The finding sheds light on the transition between theropods (a group of two-legged carnivorous dinosaurs) and the emergence of birds. Scientists think birds evolved from a group of theropods called maniraptors, some 150 million years ago during the Jurassic period, which lasted from about 206 million to 144 million years ago.

"It's another piece of evidence that's piling onto the list of things that link birds with dinosaurs," said researcher Jeffrey Wilson, a paleontologist at the University of Michigan.
08.jpg
This flesh rendering of the predator Aerosteon shows its lungs (red) and air sacs (other colors) as they might have been in life about 85 million years ago. Credit: Todd Marshall c 2008, courtesy of Project Exploration.
I started this post with the impossible size of the flying dinosaurs, now here is the ones with the longest neck, equally impossible on our current Earth.
Streeeetch! Long-neck Dinosaur Sets New Standard
http://www.livescience.com/animals/060320_new_dino.html
Scientists have identified a new dinosaur species that had one of the longest necks relative to body length ever measured.

A typical neck bone in this creature was about the size of two loaves of bread.

The species, Erketu ellisoni, belongs to the group of massive four-legged herbivorous dinosaurs called Sauropoda, the largest land animals ever to walk on Earth. This giant group also includes Brachiosaurus, Diplodocus, and the largest of them all, the 120-foot long Argentinasaurus.

E. ellisoni had an extremely elongated neck. A single neck vertebra measures nearly two feet long, longer than the same vertebrae of the much larger Diplodocus carnegii.
Museums and movies have long reconstructed sauropods in postures similar to a giraffe—with their heads held high, grazing hard-to-reach leaves. But based on how vertebrae fit together, recent studies and computer modeling suggest that these dinosaurs may actually have walked with their necks and heads held parallel to the ground.
09.jpg
09.jpg (6.86 KiB) Viewed 12726 times
An artist rendering of Erketu ellisoni , the long-necked sauropod. Image courtesy Jason Brougham, AMNH, published here with permission.
10.jpg
The Argentinasaurus was the largest dinosaur. This herbivorous sauropod was 120 feet long and weight 100 tons. Credit: Joe Tucciarone
Think about how crazy the articles read.

- Flying dinosaurs weighing 500 pounds leapt into the air from all fours.

- Dinosaurs got big by eating high energy foods.

- A 77-ton dinosaur would have had to eat more than four times the amount of dry plant matter necessary for an 11-ton elephant.

Track down the Ted Holden book that I have mentioned before, Dinosaurs, Gravity, and Changing Scientific Paradigms for his description of how impossible all these animals are, based on a one gravity Earth. Fun book.

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Re: Are the planets growing?

Unread post by Aardwolf » Thu Oct 14, 2010 9:27 am

It always makes me laugh when scientists state that these long necks were held horizontally. Why would nature even need to evolve such a design. It makes absolutely no sense. It's must be for height. What possible other advantage could it have? Not to mention the fact that the muscles required to hold it horizontal would need to be immense and defeat any purpose. If I know anything about nature it's that it's efficient and it would be far more efficient to just walk a bit closer to wherever your head needed to be.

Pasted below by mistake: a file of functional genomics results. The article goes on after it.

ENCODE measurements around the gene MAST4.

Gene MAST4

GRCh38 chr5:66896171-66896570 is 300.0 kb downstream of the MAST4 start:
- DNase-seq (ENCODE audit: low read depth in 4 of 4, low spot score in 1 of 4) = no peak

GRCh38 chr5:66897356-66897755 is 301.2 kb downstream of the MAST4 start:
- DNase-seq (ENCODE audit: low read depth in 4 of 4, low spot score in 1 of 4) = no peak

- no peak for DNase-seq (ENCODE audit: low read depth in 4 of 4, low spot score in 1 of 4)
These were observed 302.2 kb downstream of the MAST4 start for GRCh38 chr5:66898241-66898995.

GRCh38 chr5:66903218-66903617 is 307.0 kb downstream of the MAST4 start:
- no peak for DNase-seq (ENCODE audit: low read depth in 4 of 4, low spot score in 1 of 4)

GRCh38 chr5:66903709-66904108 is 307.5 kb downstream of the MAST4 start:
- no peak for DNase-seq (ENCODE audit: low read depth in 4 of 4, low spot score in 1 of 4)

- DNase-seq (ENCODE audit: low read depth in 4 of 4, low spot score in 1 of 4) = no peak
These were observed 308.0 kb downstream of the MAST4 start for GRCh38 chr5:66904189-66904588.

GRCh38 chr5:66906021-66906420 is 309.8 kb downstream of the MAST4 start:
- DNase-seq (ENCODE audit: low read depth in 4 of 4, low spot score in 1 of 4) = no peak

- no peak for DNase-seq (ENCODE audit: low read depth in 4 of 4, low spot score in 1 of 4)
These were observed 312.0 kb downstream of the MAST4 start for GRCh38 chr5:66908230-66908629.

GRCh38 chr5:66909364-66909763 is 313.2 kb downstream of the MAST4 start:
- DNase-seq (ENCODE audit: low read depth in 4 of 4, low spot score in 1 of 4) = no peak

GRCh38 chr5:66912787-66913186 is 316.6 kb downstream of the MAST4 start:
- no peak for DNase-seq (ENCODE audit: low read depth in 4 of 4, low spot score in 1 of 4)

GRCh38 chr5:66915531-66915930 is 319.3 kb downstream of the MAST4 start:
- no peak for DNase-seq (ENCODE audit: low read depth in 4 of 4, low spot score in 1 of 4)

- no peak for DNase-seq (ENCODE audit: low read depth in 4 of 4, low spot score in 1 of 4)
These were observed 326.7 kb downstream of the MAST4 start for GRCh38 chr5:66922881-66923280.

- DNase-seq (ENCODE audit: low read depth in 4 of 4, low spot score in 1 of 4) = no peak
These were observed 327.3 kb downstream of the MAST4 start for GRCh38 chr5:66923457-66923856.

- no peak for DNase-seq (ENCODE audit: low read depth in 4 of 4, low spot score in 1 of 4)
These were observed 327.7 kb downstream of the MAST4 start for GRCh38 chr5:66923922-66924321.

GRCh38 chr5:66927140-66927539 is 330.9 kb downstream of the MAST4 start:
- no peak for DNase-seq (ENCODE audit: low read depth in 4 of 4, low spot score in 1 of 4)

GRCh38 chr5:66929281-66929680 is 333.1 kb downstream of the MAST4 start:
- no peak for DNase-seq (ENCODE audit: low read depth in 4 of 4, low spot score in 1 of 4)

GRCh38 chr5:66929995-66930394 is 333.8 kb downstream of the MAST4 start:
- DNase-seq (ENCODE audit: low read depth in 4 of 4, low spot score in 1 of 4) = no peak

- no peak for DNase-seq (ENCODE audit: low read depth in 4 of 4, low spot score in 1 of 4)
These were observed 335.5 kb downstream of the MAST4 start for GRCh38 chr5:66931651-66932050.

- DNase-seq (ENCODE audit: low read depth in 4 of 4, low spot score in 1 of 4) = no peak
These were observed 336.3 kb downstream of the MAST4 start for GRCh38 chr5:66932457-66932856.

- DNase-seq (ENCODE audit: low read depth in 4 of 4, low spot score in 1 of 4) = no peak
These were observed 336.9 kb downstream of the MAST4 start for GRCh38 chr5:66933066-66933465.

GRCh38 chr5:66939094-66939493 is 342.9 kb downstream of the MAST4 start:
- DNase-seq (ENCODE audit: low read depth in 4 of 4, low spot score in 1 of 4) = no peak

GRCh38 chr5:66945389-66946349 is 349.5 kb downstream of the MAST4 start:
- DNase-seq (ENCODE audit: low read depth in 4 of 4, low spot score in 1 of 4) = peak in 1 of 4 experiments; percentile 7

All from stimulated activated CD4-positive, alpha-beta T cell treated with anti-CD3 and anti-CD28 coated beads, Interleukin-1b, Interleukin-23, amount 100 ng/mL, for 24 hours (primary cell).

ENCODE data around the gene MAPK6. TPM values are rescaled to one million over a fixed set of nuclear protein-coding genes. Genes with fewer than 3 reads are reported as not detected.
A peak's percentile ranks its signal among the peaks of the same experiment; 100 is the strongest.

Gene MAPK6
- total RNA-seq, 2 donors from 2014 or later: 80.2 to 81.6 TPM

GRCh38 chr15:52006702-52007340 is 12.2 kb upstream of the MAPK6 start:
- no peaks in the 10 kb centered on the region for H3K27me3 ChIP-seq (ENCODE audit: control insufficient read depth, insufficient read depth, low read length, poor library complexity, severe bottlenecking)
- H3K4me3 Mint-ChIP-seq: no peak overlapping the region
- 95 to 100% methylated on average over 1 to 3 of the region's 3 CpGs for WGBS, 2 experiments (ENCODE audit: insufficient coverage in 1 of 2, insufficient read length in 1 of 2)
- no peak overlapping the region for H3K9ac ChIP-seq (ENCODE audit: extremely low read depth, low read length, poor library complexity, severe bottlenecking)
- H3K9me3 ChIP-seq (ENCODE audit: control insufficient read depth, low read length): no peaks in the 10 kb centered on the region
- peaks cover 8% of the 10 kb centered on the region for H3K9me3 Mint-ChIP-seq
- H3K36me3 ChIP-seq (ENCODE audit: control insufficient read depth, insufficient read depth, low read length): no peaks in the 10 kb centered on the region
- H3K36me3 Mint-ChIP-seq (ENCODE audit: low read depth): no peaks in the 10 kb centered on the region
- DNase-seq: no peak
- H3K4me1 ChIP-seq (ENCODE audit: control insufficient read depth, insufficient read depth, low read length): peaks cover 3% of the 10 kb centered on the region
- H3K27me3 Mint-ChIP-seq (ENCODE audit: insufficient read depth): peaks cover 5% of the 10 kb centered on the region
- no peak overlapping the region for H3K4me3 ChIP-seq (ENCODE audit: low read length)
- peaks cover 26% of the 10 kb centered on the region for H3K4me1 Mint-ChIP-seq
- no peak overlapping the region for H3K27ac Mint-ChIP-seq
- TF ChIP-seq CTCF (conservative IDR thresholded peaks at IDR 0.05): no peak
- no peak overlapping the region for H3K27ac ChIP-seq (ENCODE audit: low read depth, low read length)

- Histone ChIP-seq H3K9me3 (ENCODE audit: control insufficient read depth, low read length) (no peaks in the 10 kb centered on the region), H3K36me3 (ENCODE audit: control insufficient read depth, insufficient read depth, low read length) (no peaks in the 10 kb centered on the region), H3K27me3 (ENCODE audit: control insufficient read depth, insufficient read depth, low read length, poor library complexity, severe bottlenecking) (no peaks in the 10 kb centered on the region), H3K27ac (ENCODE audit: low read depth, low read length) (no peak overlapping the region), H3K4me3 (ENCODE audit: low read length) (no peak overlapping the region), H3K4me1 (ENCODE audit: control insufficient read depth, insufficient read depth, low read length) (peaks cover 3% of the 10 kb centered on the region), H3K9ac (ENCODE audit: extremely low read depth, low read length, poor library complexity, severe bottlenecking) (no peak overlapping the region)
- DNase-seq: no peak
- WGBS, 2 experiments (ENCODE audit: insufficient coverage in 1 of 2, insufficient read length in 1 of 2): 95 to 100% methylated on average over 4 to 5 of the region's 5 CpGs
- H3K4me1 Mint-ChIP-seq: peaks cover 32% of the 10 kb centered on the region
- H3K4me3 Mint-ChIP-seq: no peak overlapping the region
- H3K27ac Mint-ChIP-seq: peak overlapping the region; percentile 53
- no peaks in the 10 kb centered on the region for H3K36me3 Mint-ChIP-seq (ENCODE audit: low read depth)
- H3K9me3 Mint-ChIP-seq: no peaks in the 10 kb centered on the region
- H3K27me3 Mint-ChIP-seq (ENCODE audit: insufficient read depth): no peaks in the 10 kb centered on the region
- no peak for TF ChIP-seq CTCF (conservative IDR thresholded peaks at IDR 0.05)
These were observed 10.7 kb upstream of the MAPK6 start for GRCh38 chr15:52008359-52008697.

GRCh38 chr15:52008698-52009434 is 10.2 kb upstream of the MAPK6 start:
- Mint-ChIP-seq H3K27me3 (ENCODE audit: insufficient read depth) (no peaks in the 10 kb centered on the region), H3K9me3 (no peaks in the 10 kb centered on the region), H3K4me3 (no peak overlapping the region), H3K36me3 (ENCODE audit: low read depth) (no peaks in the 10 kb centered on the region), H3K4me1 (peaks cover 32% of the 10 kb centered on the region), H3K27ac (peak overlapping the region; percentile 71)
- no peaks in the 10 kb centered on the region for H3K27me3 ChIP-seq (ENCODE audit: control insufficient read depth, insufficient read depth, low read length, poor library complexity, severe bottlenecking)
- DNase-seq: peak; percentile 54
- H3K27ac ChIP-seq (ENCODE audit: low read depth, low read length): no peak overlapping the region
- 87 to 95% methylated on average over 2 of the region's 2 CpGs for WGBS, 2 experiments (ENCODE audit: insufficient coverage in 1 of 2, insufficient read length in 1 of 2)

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Re: Are the planets growing?

Unread post by webolife » Thu Oct 14, 2010 2:19 pm

I spent a long time looking at the Diplodocus longus skeleton while visiting the Nat'l Museum of Natural History in Wash DC a few years back, with the same question in mind as you bring up here. Generally one can infer musculature from the structures of the bones particularly surrounding the shoulders and pelvis. But I had a very difficult time visualizing what musculature could hold such a neck horizontally. There is one design inference that can be drawn, however, and it is one that is no longer commonly depicted in reconstructions of the sauropods -- a swampy or shallow aquatic habit. The easiest way to "defeat" gravity on Earth is to get in the water. Here is an older artist conception, but I picture a more horizontal neck "resting" on the water surface:
http://www.cubetopia.com/wp-content/upl ... mbembe.jpg
Truth extends beyond the border of self-limiting science. Free discourse among opposing viewpoints draws the open-minded away from the darkness of inevitable bias and nearer to the light of universal reality.

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Re: Are the planets growing?

Unread post by allynh » Thu Oct 14, 2010 6:13 pm

Here is the image webolife mentioned.
mokele-mbembe.jpg
webolife wrote:But I had a very difficult time visualizing what musculature could hold such a neck horizontally.
That's what the tensegrity discussion was all about.

Whatever reason caused the Sauropod to have a long neck and tail, how they carried them, etc..., does not change the fact that they impossibly existed at all. Impossible that is on an Earth at one gravity.

The main thing that you have to remember, just like a giraffe, the neck has to be able to support being extended or the animal would die. This is the same point Holden made about elephants. If the elephant can't get up from the ground, it dies. Elephants are as big as you can get in today's one gravity, anything larger would be unable to stand up, much less lift a long neck or tail like the Sauropod

What blows my mind is the article about how the animals were longer/taller than we first thought because science missed the fact of the cartilage thickness between the bones.

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Re: Are the planets growing?

Unread post by Aardwolf » Fri Oct 15, 2010 6:17 am